The Ultimate Guide to Shopping Abroad

When people travel, they want to keep a piece of the place for themselves. For some, taking photos is the best way to keep the memory of that place alive. Others document every trip in a blog and post them on social media. For those who are a little more tactile, there is nothing more exhilarating than squeezing through the crowds of a local bazaar, haggling with local vendors, and bringing home little treasures that remind them of their trip. They will always find a spare space in their luggage for trinkets made by local artisans or one-of-a-kind pieces sold exclusively in a certain city. They also want their friends and family back home to experience the city through little knickknacks. If you're one of these global shoppers, you know hard it is to maximize every trip, buy the best items, and stick to your budget. So, here is a guide to help you make the most of your shopping experiences when you're out of the country. 

Give Yourself a Budget 
You've planned everything for this trip, including the best place to sit on a plane, the best pastries to try, and the most reasonable budget for the entire holiday. Now, give yourself a limit for all the extra shopping you will be doing in that city. Call it your purchasing limit. This is the ceiling for all the purchases at malls and markets not related to your trip (souvenirs, memorabilia, etc.). This doesn't include emergency money, too. By having a limit, you reduce the chances of reckless spending and impulsive buying. Whether you're going to the posh malls of Nice or the vegetable markets of Bangkok, you need to limit yourself to a certain amount (preferably in the currency of that particular city). If you're visiting several places and plan to shop in each, give yourself a limit per destination, too. This helps you budget your purchase limit, so you can have a little trinket from each place.  Here are few more tips to keep your hands off your credit card while on a trip: 

List It Down - It helps to have a list of all the things you want to buy. It can be difficult to list them all down, as you're bound to discover glittering items on the way, but as much as possible, make a list of the things you surely have to buy. For instance, as you head out to Moscow, list down matryoshka dolls, lacquer boxes, and replica Faberge eggs, then leave blank spaces for serendipitous finds. 

Get a Shopping Buddy - If you're traveling with friends, make sure to bring one of them when you shop. They will remind you to stick with your budget more effectively than a scribbled list would. 
Bring the Cash You Need - A great way to curb spending is to bring only the cash you need. Just bring enough Russian rubles to cover your dolls and boxes. 

Read Up on Local Market Practices- We hate to admit it, but tourists are easy to spot and easy to sell to, that's why they have to be aware of the market culture in that particular place.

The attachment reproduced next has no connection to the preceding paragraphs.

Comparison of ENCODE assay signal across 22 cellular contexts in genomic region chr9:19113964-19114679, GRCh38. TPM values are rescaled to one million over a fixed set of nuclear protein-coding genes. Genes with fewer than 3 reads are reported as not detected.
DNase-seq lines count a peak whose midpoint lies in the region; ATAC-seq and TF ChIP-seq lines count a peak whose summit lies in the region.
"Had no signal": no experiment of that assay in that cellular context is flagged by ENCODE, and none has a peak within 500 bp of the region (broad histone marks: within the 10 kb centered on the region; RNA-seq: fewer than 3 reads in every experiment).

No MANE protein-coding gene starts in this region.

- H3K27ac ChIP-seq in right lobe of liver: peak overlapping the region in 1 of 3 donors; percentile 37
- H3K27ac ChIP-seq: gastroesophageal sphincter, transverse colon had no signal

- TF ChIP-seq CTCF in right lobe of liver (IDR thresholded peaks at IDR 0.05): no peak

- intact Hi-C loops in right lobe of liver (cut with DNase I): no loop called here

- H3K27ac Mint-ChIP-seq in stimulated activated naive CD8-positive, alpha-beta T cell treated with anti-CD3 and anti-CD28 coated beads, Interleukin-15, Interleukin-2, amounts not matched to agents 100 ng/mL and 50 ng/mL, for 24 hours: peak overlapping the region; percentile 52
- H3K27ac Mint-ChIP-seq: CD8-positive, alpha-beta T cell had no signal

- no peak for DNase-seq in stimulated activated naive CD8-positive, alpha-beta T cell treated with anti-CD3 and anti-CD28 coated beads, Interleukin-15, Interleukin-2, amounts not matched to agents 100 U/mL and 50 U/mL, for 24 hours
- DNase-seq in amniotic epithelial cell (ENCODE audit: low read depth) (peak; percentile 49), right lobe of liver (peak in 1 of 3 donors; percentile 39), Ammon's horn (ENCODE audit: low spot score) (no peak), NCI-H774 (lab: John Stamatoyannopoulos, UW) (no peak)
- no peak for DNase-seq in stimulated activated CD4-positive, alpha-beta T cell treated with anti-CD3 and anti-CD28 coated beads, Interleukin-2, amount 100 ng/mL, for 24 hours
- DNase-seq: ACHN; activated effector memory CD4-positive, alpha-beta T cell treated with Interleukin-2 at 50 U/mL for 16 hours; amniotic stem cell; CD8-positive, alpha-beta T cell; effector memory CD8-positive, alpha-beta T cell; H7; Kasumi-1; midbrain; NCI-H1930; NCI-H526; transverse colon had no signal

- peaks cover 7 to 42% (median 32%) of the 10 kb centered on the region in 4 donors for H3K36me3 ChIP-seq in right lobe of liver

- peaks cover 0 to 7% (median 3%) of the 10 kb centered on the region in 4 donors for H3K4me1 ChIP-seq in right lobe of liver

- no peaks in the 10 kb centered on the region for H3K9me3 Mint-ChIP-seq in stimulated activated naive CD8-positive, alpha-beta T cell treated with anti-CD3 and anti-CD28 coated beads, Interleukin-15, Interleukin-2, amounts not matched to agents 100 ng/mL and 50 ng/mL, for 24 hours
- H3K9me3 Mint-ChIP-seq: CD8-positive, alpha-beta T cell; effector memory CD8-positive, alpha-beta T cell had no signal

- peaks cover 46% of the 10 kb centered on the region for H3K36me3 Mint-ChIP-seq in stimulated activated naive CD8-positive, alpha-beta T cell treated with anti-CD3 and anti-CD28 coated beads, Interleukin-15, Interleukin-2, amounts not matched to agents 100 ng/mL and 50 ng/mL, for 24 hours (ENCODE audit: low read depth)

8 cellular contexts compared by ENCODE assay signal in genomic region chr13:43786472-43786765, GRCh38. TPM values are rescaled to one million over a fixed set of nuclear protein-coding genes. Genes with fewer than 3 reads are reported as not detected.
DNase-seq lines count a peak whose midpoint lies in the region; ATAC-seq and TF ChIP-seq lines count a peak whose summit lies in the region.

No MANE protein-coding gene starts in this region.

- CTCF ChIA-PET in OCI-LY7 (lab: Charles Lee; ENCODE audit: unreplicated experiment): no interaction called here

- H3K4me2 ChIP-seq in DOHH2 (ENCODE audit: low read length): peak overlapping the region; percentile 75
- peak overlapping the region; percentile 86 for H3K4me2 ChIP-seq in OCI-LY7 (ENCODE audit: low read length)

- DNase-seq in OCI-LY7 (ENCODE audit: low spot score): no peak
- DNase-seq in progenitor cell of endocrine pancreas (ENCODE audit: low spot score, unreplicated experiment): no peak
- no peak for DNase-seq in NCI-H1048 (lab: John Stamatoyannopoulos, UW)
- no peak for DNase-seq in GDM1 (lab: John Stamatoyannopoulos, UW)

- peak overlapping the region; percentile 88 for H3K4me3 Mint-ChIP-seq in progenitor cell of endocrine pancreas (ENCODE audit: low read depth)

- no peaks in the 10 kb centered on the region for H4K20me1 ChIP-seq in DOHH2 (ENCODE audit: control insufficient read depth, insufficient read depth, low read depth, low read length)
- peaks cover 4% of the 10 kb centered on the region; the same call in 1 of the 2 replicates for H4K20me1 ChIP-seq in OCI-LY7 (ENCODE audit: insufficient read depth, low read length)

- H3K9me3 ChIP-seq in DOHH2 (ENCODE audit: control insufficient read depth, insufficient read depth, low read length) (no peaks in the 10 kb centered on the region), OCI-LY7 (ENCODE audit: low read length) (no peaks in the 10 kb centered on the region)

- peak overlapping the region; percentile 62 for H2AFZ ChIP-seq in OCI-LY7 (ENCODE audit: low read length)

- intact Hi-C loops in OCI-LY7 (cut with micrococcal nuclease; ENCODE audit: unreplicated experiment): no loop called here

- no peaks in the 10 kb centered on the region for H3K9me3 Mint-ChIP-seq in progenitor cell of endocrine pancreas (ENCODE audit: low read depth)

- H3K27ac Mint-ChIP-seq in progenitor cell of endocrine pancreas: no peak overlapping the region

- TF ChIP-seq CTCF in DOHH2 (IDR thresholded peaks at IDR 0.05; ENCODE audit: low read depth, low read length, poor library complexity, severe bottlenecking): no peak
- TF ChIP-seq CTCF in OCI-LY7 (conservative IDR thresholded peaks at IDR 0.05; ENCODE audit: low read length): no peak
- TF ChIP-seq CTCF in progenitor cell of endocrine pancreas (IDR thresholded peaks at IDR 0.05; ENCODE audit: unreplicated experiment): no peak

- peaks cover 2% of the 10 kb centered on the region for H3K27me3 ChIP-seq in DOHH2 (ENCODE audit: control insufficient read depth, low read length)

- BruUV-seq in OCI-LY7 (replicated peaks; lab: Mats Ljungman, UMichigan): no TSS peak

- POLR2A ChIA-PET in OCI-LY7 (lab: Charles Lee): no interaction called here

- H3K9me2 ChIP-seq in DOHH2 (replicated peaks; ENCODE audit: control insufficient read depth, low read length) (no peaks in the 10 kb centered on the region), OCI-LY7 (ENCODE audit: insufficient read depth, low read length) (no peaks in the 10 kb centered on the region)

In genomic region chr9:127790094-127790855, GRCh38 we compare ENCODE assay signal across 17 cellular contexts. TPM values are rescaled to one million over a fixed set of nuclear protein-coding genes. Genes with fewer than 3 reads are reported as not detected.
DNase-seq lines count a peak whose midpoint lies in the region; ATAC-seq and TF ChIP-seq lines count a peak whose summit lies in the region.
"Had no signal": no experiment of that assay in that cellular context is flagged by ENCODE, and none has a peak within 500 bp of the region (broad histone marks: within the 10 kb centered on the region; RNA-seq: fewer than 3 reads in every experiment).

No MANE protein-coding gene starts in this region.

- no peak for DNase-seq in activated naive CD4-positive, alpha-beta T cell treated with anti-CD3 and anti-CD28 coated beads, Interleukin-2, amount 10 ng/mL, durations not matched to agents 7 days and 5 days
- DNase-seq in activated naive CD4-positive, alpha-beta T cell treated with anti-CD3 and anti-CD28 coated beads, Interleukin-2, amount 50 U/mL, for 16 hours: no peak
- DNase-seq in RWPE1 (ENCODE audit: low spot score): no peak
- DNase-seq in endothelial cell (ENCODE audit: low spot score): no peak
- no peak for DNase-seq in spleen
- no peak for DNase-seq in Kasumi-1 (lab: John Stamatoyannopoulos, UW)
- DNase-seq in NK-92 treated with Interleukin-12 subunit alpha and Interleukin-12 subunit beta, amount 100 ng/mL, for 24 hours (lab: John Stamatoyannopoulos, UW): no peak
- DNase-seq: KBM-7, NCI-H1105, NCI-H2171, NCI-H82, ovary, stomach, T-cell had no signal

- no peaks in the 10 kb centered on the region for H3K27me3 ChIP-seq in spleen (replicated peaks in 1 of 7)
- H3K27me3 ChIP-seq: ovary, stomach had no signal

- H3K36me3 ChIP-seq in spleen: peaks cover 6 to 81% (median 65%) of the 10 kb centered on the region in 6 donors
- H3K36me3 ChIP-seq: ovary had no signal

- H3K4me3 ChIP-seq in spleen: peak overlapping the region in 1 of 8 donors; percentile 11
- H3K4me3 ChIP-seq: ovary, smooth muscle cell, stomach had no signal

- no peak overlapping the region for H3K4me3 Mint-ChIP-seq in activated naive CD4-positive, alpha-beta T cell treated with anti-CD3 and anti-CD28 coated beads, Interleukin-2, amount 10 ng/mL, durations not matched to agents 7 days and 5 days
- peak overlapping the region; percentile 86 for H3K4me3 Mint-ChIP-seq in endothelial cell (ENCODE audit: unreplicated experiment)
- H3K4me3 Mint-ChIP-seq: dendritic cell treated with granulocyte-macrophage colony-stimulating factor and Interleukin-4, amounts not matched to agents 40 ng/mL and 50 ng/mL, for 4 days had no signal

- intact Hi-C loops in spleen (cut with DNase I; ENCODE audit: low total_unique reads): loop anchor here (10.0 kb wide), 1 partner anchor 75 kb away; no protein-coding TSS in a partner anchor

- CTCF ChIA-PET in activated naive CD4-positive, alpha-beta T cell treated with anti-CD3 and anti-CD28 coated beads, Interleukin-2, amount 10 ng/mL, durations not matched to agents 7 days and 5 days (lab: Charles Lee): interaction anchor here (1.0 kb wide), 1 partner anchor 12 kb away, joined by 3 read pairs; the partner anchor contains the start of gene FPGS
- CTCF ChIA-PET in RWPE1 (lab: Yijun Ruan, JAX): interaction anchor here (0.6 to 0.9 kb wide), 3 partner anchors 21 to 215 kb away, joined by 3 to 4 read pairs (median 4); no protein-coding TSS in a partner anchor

Take haggling, for instance. This isn't practiced in many parts of Northern America, but it is absolutely expected in the bazaars of Jerusalem. Vendors will expect you to ask for a lower price, which is why price tags tend to be a little higher. While some tourists would be happy to pay the first price, others might be bummed at the fact that they weren't able to stretch their shekels for more souvenirs. As such, read up on local market practices, so you can maximize your funds. 

Assessing Authenticity 
No matter where you are in the world, there will always swindlers who trick and tease you into buying overpriced but inauthentic items. This is especially true in cities famed for certain products, like kimonos in Osaka or Bohemian glassware in Prague. Read up on tips to assess the quality and authenticity of these products. Local guidebooks can direct you to reputable shops. You can also ask the concierge at the hotel to point you to trustworthy vendors. 

Be Wise about Airport Shopping 
The fun doesn't stop when you leave local markets. Airports have evolved to accommodate last-minute shoppers who have the budget to spare, even as they are leaving for home. As such, the world's most sophisticated airports are shopping malls in their own right. Airport shopping has developed a culture of its own, in fact. Airport shopping in Singapore, for instance, deserves its own handbook because of the diversity and abundance of choices. 

Here are a few ways to make the most of your airport shopping: 
  • Identify stores where you can buy duty-free items. 
  • Find out which items are cheaper to buy at airports and items that are cheaper to buy in local shops. 
  • If you're serious about airport shopping, allocate a portion of your budget to your airport purchases 

For travelers, the items that they bring home are more than just pretty trifles for display. They are a testament to the great time they had while exploring an unfamiliar city. And they'll stay on the shelves for years, so no matter how quick the international trip was, it will always feel as if they never left.

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